Bill would require country-of-origin labels for meat products

Posted at 3:30 PM, Feb 11, 2019
and last updated 2019-02-12 19:23:05-05

A bill introduced in the legislature Monday would hold retailers accountable when it comes to labeling meat products.

Senator Al Olszewski, R- Kalispell, introduced Senate Bill 206, which would require country-of-origin placarding for beef and pork retailers in Montana.

“This is a creative way to come around the world trade organizations ruling. What in essence this does is it requires a placard in the window where you can buy your beef and pork,” Olszewski said.

The placards will list one of three options:

  • Meat that is born, raised and processed in the United States
  • Meat that is processed outside of the United States
  • Meat that is only processed in the United States

Currently, federal regulations allow beef and pork imported from other countries to be labeled a product of the United States even if the meat is only processed or packaged here.

Processors have to provide this information for all other meats except beef and pork.

Retailers or processors will have to placard the labels on the meat locker or the glass of a refrigerator section.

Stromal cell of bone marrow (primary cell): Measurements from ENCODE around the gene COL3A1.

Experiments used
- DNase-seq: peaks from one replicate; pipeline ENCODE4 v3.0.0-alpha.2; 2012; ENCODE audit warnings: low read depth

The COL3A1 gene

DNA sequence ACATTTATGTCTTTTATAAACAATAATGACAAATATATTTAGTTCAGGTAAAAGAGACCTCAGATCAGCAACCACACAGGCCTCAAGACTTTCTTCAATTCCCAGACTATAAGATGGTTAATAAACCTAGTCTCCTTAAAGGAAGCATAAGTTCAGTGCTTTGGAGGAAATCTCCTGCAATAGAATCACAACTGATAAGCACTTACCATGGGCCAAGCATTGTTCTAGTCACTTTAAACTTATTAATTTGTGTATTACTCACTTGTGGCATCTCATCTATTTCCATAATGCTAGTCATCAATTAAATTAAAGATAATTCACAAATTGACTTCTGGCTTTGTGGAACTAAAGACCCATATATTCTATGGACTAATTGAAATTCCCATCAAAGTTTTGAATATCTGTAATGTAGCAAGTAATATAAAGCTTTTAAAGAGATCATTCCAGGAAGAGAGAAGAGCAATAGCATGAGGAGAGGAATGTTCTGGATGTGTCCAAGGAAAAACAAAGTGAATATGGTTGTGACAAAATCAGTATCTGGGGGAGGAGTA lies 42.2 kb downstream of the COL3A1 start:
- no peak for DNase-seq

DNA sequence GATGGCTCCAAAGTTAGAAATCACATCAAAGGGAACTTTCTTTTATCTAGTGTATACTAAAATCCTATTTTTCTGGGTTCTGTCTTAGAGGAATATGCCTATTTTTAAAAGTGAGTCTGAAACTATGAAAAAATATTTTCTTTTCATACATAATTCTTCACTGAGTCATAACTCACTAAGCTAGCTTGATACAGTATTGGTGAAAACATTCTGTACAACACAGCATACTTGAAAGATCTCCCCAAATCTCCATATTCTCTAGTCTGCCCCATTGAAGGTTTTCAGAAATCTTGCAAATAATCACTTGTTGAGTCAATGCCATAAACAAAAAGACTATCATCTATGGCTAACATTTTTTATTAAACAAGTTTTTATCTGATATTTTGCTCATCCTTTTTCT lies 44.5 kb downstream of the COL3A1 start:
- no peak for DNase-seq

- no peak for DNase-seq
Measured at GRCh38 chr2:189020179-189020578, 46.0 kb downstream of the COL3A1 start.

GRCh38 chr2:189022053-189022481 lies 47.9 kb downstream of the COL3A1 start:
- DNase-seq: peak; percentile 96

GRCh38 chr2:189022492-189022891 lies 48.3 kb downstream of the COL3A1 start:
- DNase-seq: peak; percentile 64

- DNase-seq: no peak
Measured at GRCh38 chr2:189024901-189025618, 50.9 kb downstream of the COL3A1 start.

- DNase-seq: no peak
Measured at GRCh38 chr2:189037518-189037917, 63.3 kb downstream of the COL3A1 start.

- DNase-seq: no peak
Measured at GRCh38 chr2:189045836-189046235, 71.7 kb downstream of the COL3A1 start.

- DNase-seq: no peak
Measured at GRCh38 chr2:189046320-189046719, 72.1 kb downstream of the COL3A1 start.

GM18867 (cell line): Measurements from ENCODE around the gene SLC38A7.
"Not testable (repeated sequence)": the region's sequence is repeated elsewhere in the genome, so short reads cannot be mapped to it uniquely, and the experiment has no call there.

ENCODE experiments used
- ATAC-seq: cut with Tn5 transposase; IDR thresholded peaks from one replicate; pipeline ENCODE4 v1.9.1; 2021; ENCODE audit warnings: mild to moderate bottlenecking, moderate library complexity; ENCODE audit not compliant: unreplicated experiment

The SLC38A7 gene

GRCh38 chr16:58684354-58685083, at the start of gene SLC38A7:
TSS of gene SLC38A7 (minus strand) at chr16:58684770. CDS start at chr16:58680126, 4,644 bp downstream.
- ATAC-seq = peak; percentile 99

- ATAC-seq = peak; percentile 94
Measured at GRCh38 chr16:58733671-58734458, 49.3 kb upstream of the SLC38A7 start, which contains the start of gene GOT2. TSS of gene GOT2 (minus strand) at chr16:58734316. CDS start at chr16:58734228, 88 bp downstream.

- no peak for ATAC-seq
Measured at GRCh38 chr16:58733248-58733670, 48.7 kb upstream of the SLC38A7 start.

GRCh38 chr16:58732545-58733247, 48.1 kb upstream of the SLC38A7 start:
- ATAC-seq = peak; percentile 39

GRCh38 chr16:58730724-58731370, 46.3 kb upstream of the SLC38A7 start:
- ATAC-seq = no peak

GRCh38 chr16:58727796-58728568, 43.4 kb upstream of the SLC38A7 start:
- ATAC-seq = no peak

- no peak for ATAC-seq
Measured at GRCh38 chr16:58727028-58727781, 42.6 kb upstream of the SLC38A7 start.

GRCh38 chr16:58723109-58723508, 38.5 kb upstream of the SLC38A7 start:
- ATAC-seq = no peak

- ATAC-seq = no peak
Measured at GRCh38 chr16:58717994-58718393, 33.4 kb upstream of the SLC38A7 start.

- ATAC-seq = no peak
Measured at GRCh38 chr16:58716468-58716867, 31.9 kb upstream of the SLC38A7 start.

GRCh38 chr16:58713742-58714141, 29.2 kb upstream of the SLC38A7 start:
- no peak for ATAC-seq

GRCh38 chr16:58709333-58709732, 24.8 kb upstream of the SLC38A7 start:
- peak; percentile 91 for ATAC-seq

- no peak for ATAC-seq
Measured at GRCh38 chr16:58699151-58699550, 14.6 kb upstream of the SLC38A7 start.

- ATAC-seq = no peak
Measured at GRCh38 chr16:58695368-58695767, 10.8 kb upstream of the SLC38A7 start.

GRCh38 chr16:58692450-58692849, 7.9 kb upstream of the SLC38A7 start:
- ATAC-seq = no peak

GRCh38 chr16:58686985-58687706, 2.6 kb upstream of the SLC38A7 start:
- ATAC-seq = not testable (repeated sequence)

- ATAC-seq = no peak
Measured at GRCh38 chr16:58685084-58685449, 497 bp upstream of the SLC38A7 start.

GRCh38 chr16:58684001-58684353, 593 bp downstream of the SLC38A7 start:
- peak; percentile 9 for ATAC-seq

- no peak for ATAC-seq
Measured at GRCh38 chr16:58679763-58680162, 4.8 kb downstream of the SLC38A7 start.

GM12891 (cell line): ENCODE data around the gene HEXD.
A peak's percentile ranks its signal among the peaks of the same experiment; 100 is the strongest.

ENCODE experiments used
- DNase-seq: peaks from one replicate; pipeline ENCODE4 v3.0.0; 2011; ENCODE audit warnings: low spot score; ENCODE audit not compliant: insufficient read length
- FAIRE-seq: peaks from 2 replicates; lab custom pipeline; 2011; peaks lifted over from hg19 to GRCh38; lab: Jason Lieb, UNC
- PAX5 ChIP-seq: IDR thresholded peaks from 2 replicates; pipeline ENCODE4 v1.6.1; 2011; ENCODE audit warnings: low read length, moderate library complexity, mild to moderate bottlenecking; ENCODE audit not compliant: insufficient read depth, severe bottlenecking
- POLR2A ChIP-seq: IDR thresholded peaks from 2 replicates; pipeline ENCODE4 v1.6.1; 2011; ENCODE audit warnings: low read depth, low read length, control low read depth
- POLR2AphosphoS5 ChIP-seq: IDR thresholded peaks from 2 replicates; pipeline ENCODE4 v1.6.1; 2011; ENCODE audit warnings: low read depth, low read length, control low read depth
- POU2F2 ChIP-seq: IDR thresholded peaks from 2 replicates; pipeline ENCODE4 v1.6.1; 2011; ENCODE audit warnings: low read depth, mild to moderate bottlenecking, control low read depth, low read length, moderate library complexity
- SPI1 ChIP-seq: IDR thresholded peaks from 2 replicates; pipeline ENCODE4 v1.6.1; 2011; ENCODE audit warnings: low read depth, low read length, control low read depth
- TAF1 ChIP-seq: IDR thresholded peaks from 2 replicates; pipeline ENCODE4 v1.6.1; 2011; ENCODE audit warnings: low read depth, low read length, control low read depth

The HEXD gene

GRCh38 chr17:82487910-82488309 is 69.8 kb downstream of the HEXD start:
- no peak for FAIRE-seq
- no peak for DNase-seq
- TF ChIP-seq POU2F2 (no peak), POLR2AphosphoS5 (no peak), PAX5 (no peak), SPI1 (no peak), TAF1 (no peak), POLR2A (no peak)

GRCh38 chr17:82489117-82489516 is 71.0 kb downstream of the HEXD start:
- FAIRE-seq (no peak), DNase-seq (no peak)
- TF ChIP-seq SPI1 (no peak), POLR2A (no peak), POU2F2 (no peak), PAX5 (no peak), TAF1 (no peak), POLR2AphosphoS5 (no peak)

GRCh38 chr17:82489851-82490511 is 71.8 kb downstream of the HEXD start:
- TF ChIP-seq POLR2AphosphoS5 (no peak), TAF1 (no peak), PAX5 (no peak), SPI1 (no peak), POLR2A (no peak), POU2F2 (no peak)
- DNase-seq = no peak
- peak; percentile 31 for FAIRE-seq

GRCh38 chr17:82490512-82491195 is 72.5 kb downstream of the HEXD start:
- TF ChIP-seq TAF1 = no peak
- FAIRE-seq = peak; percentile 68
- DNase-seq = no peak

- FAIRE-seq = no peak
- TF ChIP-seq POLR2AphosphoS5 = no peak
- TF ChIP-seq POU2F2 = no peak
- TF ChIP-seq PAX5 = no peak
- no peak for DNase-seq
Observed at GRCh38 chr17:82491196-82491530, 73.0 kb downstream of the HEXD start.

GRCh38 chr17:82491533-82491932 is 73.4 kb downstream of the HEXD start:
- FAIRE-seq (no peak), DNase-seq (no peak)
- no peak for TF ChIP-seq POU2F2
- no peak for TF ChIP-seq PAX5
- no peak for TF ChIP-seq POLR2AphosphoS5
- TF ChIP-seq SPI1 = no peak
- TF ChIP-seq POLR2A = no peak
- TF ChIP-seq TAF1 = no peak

“This is one of those bills that causes passion. There are multiple stakeholders in this bill. We’ve tried our best to balance it but I’m sure we are going to see people coming from the consumers with their right to know where their food comes from. There will be people coming from retail or processing who this adds a burden to them. They’re going to probably come against it opposed,” Olszewiski said.

The senator said it is a step in the right direction in making consumers more aware of the product they are buying.

“With the advances of the 21st century technology, people can take fat cells, cells for beef or pork or poultry and they can grow it in a cellular culture and they can create a meat like substance. We want to make sure that it is known and labeled and defined as something other than traditional meat,” Olszewiski said.

If passed, the law would be implemented by Montana’s Department of Labor and Industry. It would require no cost or investment from ranchers.

Reporting by Elizabeth Transue for MTN News